The impact of Seattle was enormous. It launched the global justice movement in the Global North. It showed that a people’s victory against global capital was possible. It created a teachable moment — for the public, on the WTO and the dark side of corporate globalization, and also for the movement, showcasing direct and mass action tactics and a carnivalesque sensibility that are still influential today, as well as training a new wave of actionistas who have gone on to play critical roles across the next decade of progressive movements.
We had a great democratic process that let us hammer out agreements on both actions and messaging frameworks that thousands of people signed onto. We picked the fight early and framed it well. We planned for nine months. We started the media story months in advance. On the day of the event, we surprised everyone, even ourselves.
The shut-down of the WTO blended both soft and hard blockade technologies. Of the thousands who participated, all but a few hundred simply joined hands and stood shoulder to shoulder with their comrades to prevent delegates from getting through. However, several hundred people used lock-boxes, chains, barrels, and other hard blockade technology to hold key intersections where we knew our people power would be lightest. With art and costumes and good cheer, we made these gear-intensive technical “lockdowns” look beautiful, not scary.
When 50,000 lefties take the streets to confront corporate power, you’re going to get 50,000 different critiques. To try to unify all that message diversity, we designed a “framing action.” The day before the big protest, four climbers dropped a massive banner 300 feet above Seattle’s main commuter highway that framed the action as a choice between democracy and the WTO. The photo of the banner went global on the day of the mass action, summing up in stark and simplest terms what Battle in Seattle was all about.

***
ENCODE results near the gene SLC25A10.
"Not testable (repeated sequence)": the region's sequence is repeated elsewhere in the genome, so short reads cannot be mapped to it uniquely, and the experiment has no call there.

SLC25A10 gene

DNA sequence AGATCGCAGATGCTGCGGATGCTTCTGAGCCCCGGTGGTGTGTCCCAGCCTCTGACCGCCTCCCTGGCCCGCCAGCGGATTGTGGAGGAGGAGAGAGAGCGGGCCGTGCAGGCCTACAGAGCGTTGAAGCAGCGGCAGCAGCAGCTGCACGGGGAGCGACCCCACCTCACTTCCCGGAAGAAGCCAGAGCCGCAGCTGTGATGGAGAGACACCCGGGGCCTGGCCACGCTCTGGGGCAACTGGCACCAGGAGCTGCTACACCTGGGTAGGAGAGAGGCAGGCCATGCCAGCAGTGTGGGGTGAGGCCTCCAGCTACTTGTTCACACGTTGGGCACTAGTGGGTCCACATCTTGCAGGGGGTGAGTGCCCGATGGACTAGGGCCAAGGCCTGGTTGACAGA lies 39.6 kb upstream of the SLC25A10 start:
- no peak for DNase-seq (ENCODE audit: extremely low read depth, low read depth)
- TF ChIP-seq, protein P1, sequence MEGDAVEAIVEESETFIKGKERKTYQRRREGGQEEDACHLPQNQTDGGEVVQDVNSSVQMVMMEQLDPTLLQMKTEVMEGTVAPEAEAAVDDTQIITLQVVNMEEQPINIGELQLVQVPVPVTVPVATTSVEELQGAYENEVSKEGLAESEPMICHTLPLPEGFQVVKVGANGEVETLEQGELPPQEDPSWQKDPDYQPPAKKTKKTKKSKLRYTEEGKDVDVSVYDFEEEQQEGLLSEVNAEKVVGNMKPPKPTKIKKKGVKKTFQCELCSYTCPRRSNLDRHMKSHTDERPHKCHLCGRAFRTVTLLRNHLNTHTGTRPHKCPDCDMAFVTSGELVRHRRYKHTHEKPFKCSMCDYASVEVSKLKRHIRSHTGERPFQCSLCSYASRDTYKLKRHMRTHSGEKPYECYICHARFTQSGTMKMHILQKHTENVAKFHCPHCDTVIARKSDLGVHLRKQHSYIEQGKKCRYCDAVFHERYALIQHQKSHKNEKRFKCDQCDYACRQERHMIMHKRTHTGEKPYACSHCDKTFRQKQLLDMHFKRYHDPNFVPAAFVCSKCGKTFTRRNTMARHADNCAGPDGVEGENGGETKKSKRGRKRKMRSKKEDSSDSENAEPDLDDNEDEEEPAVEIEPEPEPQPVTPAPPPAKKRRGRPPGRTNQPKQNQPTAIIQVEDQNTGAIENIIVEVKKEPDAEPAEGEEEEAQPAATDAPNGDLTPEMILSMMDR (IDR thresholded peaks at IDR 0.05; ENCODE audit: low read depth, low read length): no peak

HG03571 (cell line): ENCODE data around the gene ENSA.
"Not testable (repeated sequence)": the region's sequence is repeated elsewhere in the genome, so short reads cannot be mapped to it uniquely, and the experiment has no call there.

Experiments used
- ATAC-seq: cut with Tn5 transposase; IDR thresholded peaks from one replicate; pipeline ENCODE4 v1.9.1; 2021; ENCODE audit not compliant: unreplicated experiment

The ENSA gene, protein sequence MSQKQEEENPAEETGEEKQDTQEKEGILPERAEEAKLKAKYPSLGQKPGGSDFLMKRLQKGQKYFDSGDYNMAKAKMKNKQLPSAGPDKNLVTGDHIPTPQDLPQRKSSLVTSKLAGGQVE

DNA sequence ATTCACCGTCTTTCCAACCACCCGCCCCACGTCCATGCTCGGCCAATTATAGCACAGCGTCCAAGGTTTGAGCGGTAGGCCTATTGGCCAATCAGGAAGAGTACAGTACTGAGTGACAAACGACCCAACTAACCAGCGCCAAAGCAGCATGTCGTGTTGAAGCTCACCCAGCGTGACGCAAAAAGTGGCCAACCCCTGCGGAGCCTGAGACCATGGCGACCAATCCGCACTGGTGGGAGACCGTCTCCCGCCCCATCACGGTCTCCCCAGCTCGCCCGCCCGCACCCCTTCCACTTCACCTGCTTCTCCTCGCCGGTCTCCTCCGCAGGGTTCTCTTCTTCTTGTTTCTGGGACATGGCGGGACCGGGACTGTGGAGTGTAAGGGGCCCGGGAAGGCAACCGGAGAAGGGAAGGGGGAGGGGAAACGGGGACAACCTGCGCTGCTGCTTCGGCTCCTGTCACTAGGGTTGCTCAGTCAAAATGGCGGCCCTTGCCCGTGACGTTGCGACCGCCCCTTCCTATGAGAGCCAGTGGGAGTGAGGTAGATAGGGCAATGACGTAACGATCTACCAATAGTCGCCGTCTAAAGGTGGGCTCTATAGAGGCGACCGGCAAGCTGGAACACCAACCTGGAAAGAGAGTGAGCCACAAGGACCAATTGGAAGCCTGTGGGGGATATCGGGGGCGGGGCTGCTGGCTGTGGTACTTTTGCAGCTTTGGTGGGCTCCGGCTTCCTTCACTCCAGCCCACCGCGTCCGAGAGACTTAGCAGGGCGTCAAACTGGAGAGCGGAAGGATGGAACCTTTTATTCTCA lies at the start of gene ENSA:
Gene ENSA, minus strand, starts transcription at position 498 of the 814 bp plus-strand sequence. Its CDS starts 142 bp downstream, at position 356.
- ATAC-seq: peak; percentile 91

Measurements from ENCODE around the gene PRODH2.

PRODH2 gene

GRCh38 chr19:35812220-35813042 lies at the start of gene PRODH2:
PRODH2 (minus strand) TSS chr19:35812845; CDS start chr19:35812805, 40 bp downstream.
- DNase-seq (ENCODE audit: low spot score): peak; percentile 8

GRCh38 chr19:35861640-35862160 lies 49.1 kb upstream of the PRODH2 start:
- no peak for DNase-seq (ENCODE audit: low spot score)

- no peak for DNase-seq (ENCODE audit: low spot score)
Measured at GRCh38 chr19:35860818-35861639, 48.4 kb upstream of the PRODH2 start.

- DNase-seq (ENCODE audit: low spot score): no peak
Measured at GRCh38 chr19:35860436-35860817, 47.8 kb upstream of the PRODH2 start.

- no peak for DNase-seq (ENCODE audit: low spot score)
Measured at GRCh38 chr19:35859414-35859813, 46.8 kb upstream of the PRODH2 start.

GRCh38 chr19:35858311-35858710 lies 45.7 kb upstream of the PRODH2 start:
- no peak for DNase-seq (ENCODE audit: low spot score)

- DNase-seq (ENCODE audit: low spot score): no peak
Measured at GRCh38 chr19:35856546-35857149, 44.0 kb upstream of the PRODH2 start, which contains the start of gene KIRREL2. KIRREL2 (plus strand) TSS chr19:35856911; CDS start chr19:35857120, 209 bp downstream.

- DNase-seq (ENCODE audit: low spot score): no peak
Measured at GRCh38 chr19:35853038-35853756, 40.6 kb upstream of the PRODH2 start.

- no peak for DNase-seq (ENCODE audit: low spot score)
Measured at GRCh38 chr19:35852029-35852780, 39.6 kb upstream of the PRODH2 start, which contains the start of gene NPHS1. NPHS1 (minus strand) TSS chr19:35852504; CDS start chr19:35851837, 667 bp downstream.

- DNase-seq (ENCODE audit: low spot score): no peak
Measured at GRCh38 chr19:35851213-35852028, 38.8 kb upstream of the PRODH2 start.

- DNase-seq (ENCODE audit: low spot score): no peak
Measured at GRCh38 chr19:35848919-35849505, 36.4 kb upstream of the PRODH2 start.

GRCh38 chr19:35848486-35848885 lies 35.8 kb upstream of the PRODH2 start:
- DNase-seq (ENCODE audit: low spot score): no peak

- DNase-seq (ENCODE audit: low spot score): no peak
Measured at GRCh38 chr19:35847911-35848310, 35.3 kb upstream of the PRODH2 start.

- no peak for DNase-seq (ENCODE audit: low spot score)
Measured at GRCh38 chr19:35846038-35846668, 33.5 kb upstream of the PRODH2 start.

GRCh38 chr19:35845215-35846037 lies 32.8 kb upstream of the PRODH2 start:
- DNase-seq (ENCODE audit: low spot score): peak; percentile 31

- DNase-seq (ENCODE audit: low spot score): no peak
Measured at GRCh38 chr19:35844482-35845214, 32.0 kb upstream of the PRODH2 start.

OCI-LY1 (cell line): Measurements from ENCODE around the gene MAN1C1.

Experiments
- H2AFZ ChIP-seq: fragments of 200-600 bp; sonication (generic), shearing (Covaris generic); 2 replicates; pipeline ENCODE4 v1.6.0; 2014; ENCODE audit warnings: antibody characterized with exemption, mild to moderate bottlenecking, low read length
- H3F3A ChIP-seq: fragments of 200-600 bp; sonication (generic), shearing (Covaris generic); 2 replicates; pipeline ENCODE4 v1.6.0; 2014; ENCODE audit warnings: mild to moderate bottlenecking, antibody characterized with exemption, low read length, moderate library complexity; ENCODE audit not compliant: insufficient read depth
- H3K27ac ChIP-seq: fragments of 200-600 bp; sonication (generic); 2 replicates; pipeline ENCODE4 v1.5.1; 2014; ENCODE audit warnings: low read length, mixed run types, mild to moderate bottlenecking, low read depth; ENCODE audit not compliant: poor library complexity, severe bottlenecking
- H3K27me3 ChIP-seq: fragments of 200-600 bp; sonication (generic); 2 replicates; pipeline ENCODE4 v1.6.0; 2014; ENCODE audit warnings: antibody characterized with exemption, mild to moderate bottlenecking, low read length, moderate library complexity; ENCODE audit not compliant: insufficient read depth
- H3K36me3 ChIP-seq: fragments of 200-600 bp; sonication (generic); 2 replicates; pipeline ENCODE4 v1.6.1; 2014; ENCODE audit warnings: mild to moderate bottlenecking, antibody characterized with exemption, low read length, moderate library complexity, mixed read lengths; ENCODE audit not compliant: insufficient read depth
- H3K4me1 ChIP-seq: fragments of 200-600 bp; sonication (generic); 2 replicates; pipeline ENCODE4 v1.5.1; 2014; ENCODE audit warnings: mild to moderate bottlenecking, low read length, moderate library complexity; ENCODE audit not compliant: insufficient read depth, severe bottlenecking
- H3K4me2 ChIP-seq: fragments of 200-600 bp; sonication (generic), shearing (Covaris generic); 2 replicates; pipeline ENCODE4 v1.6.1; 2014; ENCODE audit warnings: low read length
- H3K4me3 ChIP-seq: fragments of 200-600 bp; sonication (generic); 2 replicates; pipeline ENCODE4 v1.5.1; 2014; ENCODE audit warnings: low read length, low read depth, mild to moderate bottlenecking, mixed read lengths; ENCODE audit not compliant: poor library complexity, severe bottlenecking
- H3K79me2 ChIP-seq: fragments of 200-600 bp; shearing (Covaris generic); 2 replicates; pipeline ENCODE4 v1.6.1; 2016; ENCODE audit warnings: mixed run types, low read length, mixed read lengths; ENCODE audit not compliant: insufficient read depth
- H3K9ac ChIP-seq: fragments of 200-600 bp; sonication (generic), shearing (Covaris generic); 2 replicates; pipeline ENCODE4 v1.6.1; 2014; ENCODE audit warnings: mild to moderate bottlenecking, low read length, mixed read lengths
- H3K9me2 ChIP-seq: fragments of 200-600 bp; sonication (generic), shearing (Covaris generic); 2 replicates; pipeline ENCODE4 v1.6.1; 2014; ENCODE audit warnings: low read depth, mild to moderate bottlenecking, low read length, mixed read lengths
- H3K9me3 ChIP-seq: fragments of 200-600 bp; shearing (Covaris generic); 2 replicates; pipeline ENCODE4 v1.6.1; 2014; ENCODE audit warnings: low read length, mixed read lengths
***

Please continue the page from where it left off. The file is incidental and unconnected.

Whether your YES! was the freedom to keep making the Roquefort cheese that your great grandfather made or to continue living in an ancient rainforest unpoisoned by Big Oil or to keep your good union job and not have it outsourced to a sweatshop, you shared a NO! with billions of others. This “unity in diversity” was present on the streets with Teamsters and Turtles linking arms, and in the “movement of movements” that organized the protest.
Before the WTO uprising in Seattle, relatively few people in the Global North questioned the process of corporate globalization and so-called “free” trade. Seattle jolted the entire Overton window sharply to the left. Fair trade and other alternatives moved out of the fringe. The idea that militant mass action could stop corporate globalization in its tracks became not only thinkable, but popular. Every major summit between Seattle and 9/11 was met with mass protest.